I had the opportunity of interviewing Will Hsu, a UX Designer at Entertainment Benefits Group, LLC (EBG). Entertainment Benefits Group is a fast growing e-commerce company that specializes in live-entertainment and travel. I decided to interview Mr. Hsu because I wanted to learn more about the responsibilities of a UI/UX Designer, and how Pratt’s UI/UX design courses can be applied to the e-commerce and UI field. The following is a simplified transcript of our interview.
Question: Would you like to tell me more about yourself, and what your responsibilities are as a UX designer at Entertainment Benefits Group?
Answer: I have a management information system background; I transferred into design and studied Integrated Digital Media in NYU (specifically focusing on UX/Product design). I’ve been working at EBG for more than two years now, and I play various roles in the company. I do site optimization (process of using tools to improve the performance of a website), conducting A/B testing, researching, developing designs, and working with the DEV team to bring the project to life.
Question: What are some objectives you aim for in your designs?
Answer: An important objective is to meet the balance/middle-ground of business and customer’s goal — and this can be quite challenging at times. It’s important to create a user-centered design but designers also need to pay attention to the impact of the design choice in a business perspective. Our design team continues to push the boundaries and explore the different possibilities that would benefit both the stakeholders and customers — to do so, we would do countless amounts of research that’ll help convince our stakeholders about our design choices.
Question: How do you make decisions as a group, and how do you collaborate with other designers and the DEV team?
Answer: In my opinion, making decisions within a team of other designers is actually not that difficult. At times, it’s very helpful and eye-opening to have other like-minded designers provide feedback and support. A lot of times, it’s more difficult to work with non-designers like leadership, stakeholders, DEV team, etc. When working with them, communication is very important; we would have to persuade and inform them about our design choices and how these choices help our users. And sometimes, we would realize that the way the site was built may not allow us to implement certain ideas or it may take up too much time.
Question: How do you come up with new design ideas?
Answer: Researching helps a lot — for instance, looking at data, user complaints, and industry trends helps me determine different ways to improve the product for our users. Even on my free time, I would always browse the internet on the latest designs trends and articles to gain more knowledge and develop more design ideas.
Question: What was a project that you really enjoyed working on? Would you like to tell me a bit about your design process for this product/project?
Answer: I’ll talk about my most recent project, where I worked on EBG’s login registration. For many years, the website’s login registration hasn’t been updated and it was such a big change that it took us a large amount of time to accomplish. Our strategy was to (1) create an easy registration and clear log-in and (2) improve brand perception and eventual purchase. To do this, we collected quantitative data through Adobe Analytics, Mouseflow, and Qualtrics to record and analyze user’s behavior on the site. We also did research to determine what the best log-in/registration process is and how that practice can be implemented into our website.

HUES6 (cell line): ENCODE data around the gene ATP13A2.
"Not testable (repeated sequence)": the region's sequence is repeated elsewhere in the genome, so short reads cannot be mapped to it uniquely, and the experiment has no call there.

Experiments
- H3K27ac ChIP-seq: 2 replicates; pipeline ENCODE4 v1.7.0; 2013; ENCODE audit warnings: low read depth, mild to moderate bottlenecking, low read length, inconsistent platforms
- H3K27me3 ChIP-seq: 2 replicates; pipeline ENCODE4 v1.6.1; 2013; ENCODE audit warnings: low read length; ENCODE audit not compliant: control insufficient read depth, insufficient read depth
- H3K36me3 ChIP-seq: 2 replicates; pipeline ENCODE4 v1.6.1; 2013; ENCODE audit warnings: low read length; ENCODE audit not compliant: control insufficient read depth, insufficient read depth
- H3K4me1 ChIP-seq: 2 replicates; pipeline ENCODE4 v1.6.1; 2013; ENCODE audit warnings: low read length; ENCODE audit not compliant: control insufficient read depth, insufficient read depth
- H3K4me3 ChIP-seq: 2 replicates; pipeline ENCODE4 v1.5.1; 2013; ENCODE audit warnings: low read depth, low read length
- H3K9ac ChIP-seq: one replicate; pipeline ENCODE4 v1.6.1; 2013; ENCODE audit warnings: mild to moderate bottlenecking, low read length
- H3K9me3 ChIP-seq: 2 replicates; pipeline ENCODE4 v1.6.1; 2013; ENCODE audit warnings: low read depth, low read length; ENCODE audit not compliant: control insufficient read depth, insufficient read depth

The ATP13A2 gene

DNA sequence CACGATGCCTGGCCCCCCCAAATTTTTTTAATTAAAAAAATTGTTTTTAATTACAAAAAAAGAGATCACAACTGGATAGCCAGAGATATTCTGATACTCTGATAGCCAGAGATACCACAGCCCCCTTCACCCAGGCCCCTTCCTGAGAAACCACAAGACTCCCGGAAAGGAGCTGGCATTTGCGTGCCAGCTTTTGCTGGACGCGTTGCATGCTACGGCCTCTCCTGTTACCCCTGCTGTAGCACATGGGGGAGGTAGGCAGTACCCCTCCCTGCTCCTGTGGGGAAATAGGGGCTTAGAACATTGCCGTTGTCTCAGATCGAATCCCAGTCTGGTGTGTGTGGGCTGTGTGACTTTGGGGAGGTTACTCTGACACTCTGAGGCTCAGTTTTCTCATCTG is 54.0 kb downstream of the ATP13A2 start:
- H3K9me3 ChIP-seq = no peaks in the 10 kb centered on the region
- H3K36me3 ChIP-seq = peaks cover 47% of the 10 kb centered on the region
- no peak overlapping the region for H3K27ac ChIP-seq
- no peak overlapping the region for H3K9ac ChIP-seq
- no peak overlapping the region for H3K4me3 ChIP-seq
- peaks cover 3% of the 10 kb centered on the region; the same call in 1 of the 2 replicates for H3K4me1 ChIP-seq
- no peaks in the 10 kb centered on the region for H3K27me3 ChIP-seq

Question: I have a background in Graphic Design and sometimes I focus too much on making the product look as pretty as possible while forgetting to focus on how functional it should be. How do you make confident UX design choices yet also pay attention to the visual aspect?
Answer: Visual is also really really important — it’s one of the biggest factor of product design. However, the designer should always make sure that the product can function well first; designer can always go back and update the appearance later. In our company, we created an internal design system (style guide) — and a lot of our existing elements and components are reusable throughout the website.
Question: What happens after the product is complete? Do you follow the same process of creating a new product?
Answer: No, but in an ideal world we should follow the design process — and honestly, it depends on the project and scenario. For instance, our company has two separate DEV teams and the way they accomplish their goals are very different. This is one of the factors that affects the process and approach to getting the project completed.
Question: How do you actually identify bad design? A lot of times in class, my professor would provide examples and we would have to find bad/good features…but sometimes I would find myself nitpicking features and design choices. So, how do you actually identify bad design from an existing product?
Answer: That’s a good question. One important factor to determine if a product is a bad design is if this product helps their user achieve their goal or solve their issue. A good product is never just about solving the user’s issues but how effortless it is to help them achieve their objective. For example, in an e-commerce site, the user’s objective is to make purchases on products that they want/need. To help the user obtain this objective, we would have to make sure the UX design of the check out process is smooth. If it’s difficult for the user then the design needs more improvement. If the user can’t locate it (at all) then it’s considered as bad design.
Thanks again, Will Hsu! Thank you for giving me your time to conduct this interesting and mind-opening interview. If you are interested in learning more about Will Hsu’s projects, please feel free to visit his portfolio page.